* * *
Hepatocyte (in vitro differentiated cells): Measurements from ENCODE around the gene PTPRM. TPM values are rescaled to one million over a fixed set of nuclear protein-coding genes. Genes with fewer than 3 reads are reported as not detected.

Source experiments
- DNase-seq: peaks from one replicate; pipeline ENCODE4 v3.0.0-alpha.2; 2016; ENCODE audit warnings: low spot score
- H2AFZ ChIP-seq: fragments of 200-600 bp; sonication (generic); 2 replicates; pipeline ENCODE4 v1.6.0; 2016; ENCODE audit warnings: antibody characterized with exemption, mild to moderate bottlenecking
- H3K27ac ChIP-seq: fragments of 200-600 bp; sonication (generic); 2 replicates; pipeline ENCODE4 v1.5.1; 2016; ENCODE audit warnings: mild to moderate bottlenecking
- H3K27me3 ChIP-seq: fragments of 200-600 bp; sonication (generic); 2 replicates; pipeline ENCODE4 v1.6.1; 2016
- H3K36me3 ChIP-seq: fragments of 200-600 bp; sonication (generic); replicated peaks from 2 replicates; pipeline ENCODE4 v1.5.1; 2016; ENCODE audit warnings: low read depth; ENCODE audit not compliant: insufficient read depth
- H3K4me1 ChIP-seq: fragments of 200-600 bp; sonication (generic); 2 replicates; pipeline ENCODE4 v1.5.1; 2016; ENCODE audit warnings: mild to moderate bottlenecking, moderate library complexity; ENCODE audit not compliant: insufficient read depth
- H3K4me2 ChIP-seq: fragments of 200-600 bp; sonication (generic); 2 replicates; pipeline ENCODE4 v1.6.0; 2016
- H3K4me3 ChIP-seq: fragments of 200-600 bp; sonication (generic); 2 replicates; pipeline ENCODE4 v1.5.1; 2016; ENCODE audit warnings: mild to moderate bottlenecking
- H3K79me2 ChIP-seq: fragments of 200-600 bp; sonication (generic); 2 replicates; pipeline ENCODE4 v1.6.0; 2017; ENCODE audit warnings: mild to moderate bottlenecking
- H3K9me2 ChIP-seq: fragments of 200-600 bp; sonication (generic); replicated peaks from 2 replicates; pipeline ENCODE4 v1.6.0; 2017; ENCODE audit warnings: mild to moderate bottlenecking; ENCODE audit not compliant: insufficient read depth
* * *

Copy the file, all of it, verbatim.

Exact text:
Hepatocyte (in vitro differentiated cells): Measurements from ENCODE around the gene PTPRM. TPM values are rescaled to one million over a fixed set of nuclear protein-coding genes. Genes with fewer than 3 reads are reported as not detected.

Source experiments
- DNase-seq: peaks from one replicate; pipeline ENCODE4 v3.0.0-alpha.2; 2016; ENCODE audit warnings: low spot score
- H2AFZ ChIP-seq: fragments of 200-600 bp; sonication (generic); 2 replicates; pipeline ENCODE4 v1.6.0; 2016; ENCODE audit warnings: antibody characterized with exemption, mild to moderate bottlenecking
- H3K27ac ChIP-seq: fragments of 200-600 bp; sonication (generic); 2 replicates; pipeline ENCODE4 v1.5.1; 2016; ENCODE audit warnings: mild to moderate bottlenecking
- H3K27me3 ChIP-seq: fragments of 200-600 bp; sonication (generic); 2 replicates; pipeline ENCODE4 v1.6.1; 2016
- H3K36me3 ChIP-seq: fragments of 200-600 bp; sonication (generic); replicated peaks from 2 replicates; pipeline ENCODE4 v1.5.1; 2016; ENCODE audit warnings: low read depth; ENCODE audit not compliant: insufficient read depth
- H3K4me1 ChIP-seq: fragments of 200-600 bp; sonication (generic); 2 replicates; pipeline ENCODE4 v1.5.1; 2016; ENCODE audit warnings: mild to moderate bottlenecking, moderate library complexity; ENCODE audit not compliant: insufficient read depth
- H3K4me2 ChIP-seq: fragments of 200-600 bp; sonication (generic); 2 replicates; pipeline ENCODE4 v1.6.0; 2016
- H3K4me3 ChIP-seq: fragments of 200-600 bp; sonication (generic); 2 replicates; pipeline ENCODE4 v1.5.1; 2016; ENCODE audit warnings: mild to moderate bottlenecking
- H3K79me2 ChIP-seq: fragments of 200-600 bp; sonication (generic); 2 replicates; pipeline ENCODE4 v1.6.0; 2017; ENCODE audit warnings: mild to moderate bottlenecking
- H3K9me2 ChIP-seq: fragments of 200-600 bp; sonication (generic); replicated peaks from 2 replicates; pipeline ENCODE4 v1.6.0; 2017; ENCODE audit warnings: mild to moderate bottlenecking; ENCODE audit not compliant: insufficient read depth